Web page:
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Allergy immunotherapy for allergic fungal respiratory diseases

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Allergy immunotherapy (AIT) with fungal extracts is not as straight forward as that with other inhalants. The complexities relate to the number of airborne fungal spores, the limited data on the exposure to the spores of individual species of fungi and their clinical importance, the poor quality of the fungal allergen extracts that are available for the diagnosis and treatment, and the lack of controlled studies establishing dosing and efficacy of AIT with fungal extracts except for Alternaria.


The objective was to review what is known with regard to the role of fungi in causing allergic respiratory diseases as well as the evidence that exists for the role of AIT as a treatment for these conditions.


A search was conducted of PubMed, textbooks, known articles on immunotherapy with fungal extracts, and references derived from these primary sources.


Nine immunotherapy studies that used Alternaria or its major allergen Alt a 1 and two studies that used Cladosporium herbarum were identified. When a good quality extract was administered in adequate doses, immunotherapy with Alternaria was as effective as that with other inhalant allergens. There was a suggestion of efficacy with a specially prepared Cladosporium extract, but systemic reactions were common and limited the tolerated dose. The use of immunotherapy as an adjunct treatment for allergic fungal sinusitis is briefly reviewed, but controlled trials are lacking.


Fungal immunotherapy should largely be limited to Alternaria alternata and perhaps C. herbarum. Under conditions of demonstrated exposure to a particular species of fungus and with symptoms that correlate with that exposure as well as availability of an apparently potent extract of that fungus to which the patient is sensitive that fungus may be considered for immunotherapy. Fungal (mold) mixes should not be used for diagnosis or therapy.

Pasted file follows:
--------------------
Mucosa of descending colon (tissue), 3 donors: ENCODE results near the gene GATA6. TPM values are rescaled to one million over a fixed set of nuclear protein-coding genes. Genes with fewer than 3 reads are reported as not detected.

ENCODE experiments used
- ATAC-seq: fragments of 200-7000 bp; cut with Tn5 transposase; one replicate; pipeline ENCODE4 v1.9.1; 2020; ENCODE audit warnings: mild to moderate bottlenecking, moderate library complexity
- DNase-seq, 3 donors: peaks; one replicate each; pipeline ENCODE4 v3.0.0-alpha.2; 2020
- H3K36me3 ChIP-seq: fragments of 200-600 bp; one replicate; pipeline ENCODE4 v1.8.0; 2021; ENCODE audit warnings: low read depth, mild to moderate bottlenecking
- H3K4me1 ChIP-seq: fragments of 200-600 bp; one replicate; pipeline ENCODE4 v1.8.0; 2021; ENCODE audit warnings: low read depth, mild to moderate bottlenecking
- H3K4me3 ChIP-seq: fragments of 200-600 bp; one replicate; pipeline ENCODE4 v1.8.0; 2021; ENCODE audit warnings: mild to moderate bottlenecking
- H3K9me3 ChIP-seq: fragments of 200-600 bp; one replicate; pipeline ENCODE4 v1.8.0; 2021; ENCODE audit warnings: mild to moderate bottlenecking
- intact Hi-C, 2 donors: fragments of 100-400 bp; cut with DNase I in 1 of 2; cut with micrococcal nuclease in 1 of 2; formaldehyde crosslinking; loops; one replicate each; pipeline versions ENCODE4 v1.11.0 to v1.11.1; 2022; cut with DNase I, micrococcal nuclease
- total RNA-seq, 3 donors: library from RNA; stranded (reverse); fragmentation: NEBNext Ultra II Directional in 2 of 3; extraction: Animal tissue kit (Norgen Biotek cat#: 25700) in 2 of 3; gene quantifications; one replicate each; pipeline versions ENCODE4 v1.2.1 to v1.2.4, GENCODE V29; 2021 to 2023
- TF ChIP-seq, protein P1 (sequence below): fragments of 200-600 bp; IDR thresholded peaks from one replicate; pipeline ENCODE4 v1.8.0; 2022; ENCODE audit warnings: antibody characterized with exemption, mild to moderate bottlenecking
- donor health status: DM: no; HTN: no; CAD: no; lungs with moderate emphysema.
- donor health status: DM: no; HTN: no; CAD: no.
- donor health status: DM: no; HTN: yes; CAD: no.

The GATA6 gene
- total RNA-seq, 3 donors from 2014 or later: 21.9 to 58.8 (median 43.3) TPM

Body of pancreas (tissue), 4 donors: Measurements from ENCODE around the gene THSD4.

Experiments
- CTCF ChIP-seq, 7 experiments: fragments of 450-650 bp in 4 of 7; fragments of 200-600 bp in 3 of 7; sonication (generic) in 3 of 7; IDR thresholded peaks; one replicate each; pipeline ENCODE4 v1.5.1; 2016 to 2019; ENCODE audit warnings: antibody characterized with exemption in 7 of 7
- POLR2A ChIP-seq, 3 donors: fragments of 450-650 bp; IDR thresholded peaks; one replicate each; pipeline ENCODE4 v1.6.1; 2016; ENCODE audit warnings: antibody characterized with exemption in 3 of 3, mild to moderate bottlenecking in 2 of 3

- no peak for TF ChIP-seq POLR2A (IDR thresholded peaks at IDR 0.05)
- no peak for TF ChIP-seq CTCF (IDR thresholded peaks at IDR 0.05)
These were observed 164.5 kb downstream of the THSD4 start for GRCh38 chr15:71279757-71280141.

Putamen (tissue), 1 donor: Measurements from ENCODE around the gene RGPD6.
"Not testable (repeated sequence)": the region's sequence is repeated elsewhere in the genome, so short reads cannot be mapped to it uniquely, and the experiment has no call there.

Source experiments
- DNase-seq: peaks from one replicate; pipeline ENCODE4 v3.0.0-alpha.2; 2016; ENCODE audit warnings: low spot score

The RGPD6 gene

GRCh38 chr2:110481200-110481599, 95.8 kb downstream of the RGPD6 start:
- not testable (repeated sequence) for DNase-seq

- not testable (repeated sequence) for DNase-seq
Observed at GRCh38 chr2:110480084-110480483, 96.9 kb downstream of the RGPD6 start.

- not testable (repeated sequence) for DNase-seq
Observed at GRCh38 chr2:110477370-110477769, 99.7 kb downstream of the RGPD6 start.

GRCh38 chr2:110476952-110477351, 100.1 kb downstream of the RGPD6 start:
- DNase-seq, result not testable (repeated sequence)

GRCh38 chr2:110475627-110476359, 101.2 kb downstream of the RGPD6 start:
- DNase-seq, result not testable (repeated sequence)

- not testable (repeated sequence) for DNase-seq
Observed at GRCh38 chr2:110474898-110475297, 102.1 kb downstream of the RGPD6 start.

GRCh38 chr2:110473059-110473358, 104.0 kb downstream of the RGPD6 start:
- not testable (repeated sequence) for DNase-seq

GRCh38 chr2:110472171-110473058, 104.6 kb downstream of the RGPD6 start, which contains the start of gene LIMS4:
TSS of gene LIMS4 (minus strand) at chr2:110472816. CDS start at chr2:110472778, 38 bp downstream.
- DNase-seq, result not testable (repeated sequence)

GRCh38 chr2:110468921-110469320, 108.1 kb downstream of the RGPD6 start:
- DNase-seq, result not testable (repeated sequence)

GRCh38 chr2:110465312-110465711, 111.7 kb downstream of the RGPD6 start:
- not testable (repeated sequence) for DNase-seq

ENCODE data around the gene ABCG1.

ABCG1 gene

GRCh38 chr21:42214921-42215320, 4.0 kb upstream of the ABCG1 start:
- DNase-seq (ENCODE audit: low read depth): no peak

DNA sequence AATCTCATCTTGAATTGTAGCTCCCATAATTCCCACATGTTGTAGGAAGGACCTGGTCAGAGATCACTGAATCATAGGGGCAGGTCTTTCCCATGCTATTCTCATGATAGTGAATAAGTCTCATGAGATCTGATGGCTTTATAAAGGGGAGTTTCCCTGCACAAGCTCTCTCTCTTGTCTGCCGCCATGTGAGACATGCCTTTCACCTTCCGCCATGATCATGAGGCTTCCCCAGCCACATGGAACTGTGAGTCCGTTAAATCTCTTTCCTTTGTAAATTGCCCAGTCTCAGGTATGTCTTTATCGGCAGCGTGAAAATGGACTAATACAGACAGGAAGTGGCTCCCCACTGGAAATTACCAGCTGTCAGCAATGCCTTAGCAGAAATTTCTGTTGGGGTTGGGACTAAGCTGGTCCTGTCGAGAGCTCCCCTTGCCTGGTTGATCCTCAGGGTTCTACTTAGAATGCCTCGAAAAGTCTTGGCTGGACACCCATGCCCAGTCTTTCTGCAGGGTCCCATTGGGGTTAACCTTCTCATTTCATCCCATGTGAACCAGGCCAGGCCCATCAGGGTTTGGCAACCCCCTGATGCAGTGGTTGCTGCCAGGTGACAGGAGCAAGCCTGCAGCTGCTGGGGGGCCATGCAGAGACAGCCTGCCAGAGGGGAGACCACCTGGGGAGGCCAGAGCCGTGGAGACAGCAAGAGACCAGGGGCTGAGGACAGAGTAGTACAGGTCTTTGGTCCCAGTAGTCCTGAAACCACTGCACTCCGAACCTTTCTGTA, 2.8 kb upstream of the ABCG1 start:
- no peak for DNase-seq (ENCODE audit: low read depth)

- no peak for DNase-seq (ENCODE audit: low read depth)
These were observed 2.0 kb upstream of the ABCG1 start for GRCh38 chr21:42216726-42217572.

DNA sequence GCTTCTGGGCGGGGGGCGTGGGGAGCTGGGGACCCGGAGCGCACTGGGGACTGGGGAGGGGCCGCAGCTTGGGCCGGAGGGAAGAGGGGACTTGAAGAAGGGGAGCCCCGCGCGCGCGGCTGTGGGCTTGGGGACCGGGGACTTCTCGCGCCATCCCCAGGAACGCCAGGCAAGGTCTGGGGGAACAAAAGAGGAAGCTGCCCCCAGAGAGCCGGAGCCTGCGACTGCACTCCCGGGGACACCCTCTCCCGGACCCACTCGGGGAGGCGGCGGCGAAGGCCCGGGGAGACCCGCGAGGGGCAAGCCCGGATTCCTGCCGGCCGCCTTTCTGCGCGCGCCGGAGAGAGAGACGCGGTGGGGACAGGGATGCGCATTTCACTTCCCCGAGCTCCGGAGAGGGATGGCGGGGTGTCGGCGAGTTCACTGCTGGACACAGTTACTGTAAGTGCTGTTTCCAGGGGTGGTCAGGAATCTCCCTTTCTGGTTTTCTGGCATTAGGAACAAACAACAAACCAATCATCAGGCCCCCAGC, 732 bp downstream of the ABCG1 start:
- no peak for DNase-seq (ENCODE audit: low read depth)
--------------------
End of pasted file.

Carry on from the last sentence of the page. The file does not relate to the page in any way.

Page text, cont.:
Keywords: Allergy; Alt a 1; Alternaria; Cladosporium; allergen extracts; allergic fungal sinusitis; allergic rhinitis; asthma; exposure; fungi; immunotherapy

Document Type: Research Article

Publication date: November 15, 2023

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  • Allergy and Asthma Proceedings is a peer reviewed publication dedicated to distributing timely scientific research regarding advancements in the knowledge and practice of allergy, asthma and immunology. Its primary readership consists of allergists and pulmonologists.

    The goal of the Proceedings is to publish articles with a predominantly clinical focus which directly impact quality of care for patients with allergic disease and asthma and by having the potential to directly impact the quality of patient care. AAP welcomes the submission of original works including peer-reviewed original research and clinical trial results. Additionally, as the official journal of the Eastern Allergy Conference (EAC), AAP will publish content from EAC poster sessions as well as review articles derived from EAC lectures.

    Featured topics include asthma, rhinitis, sinusitis, food allergies, allergic skin diseases, diagnostic techniques, allergens, and treatment modalities. Published material includes peer-reviewed original research, clinical trials and review articles.

    Articles marked "F" offer free full text for personal noncommercial use only.

    The journal is indexed in Thomson Reuters Web of Science and Science Citation Index Expanded, plus the National Library of Medicine's PubMed service.
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